Don’t look down!
Modern living affords us the separation from the cause and effect nature of our own actions, and in this way society is largely disconnected on multiple levels, although outwardly, with the aid of rapidly advancing technology, we see ourselves as highly connected, more so than ever before. It is my belief that this connection is mostly an illusion, that although we have the opportunity to engage in long distance, split second communication, we are actually growing increasingly disconnected from reality and the physical world.
Primitive man looked out across the landscape, surveyed and assessed what he saw in front of him and drew a link between his actions in the here and now, and the results he later saw in his immediate surroundings. Dead fish left on the ground result in bears, a sharp stick thrown in the right direction results in dinner, too many sticks thrown this year result in less dinner next year. Indigenous people who still live in similar circumstances know these things to be the case, because they have lived them, and their ancestors lived them too. Tradition means that such practices and customs have been preserved, not just because they are fun or interesting, but because they are valuable given the context. Such a way of life is necessarily intertwined with reality, because survival depends on it. Of course, there are certain things that we must understand in order to live in an industrialised culture, but they are rarely things which demand that we know the consequences except as they appear personally. We don’t need to know how sewage is treated, or where landfill goes, or even that landfill exists, we don’t need to be aware of greenhouse gases, deforestation, human and animal exploitation and slavery, the depletion of non-renewal resources, and the destruction of communities, and we don’t even need to know that smoking causes cancer or that a bad diet can have grave consequences, because we have the luxury of separation, whether indefinite or sufficiently delayed as in the last examples. And after having seen a glimpse of what human nature might be, I would say that as a whole, we will continue to live our separate lives, until the day when reality is forced upon us, in the form of things like peak oil, food shortages, and heart disease. We are so far removed from reality, it appears not to be reality at all. Similarly, most of us probably view our own death in such a light; as theoretical.
The landscape of modern man, is much flatter and more symbolic than that of his primitive ancestors, as his has become a map. Instead of looking out at our landscape, we look inwards towards the light of a screen, to a virtual reality composed entirely of maps, metaphors and abstraction upon abstraction. We crave connection with this new world, almost repelled by the reality of the old one, so much so, that people now spend significant portions of their waking lives connected to it. Virtual reality was once thought to be the final frontier of the human-computer interaction, but we simply hadn’t yet considered what might happen if we actually put ourselves into the computer. As people work to make this unreality a reality, the gaze of the human continues to curve ever inwards, as if he were trying to look inside himself for the some unknown, fleeting detail, until the day he finally merges and emerges on the other side of the looking glass for a tragic glimpse of what the outside world is like.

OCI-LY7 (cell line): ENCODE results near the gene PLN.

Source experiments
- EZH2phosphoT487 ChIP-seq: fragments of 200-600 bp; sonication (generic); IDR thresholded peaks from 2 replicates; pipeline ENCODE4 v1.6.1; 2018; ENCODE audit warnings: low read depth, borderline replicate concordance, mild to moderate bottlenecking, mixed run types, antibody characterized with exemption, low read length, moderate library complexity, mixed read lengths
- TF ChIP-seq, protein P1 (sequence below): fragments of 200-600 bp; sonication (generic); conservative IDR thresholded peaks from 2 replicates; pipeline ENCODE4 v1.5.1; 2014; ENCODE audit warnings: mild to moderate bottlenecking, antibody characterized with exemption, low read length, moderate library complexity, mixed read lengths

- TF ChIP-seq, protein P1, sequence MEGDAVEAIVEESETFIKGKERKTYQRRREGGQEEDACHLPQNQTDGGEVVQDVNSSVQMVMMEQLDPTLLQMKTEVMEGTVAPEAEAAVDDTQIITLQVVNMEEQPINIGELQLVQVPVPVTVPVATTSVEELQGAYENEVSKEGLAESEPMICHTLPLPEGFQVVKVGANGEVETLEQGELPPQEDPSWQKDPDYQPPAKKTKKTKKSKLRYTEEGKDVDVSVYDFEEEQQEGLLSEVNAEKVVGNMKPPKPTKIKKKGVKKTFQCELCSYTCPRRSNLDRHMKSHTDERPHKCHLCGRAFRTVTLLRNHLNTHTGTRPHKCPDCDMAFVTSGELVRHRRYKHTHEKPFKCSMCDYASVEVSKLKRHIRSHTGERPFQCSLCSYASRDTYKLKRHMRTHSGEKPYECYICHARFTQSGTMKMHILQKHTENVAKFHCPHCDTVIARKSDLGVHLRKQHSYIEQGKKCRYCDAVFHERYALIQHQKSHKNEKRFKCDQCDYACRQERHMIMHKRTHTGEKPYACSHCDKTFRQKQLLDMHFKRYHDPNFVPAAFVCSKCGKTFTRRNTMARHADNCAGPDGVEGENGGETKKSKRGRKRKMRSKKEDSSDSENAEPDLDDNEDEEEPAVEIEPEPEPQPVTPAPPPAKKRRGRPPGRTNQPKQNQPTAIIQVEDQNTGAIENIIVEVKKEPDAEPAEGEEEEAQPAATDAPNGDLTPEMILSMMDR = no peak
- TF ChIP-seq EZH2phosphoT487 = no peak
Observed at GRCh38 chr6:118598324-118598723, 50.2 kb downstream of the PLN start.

Compared to our ancestors we are intellectually closer to the truth, but physically further from it. Our lives are awash with more imagery and less and less substance, as we become more machine-like and less human.
In fuzzy, superstitious and irrational thought, there appear broken links and outright missing pieces in the chain of causality. How does walking under ladders bring bad luck? How would an active ingredient become more potent when diluted? And how does reincarnation work? Likewise we might wonder, ‘where does plastic come from, and where does it go when discarded?’ ‘How is my food produced?’ And ‘how can clothes be sold at prices so low that they may as well be disposable?’ Perhaps some people have asked these questions, out loud and in public even, and to some perhaps it has never occurred that there was even a question to be asked, but the chances are that we have allowed these things to remain a mystery, and have contented ourselves with the end result, ignoring the how and the why. We are separated from consequence as if our culture itself is an infant who has yet to grasp some fundamental truths about the world we live in.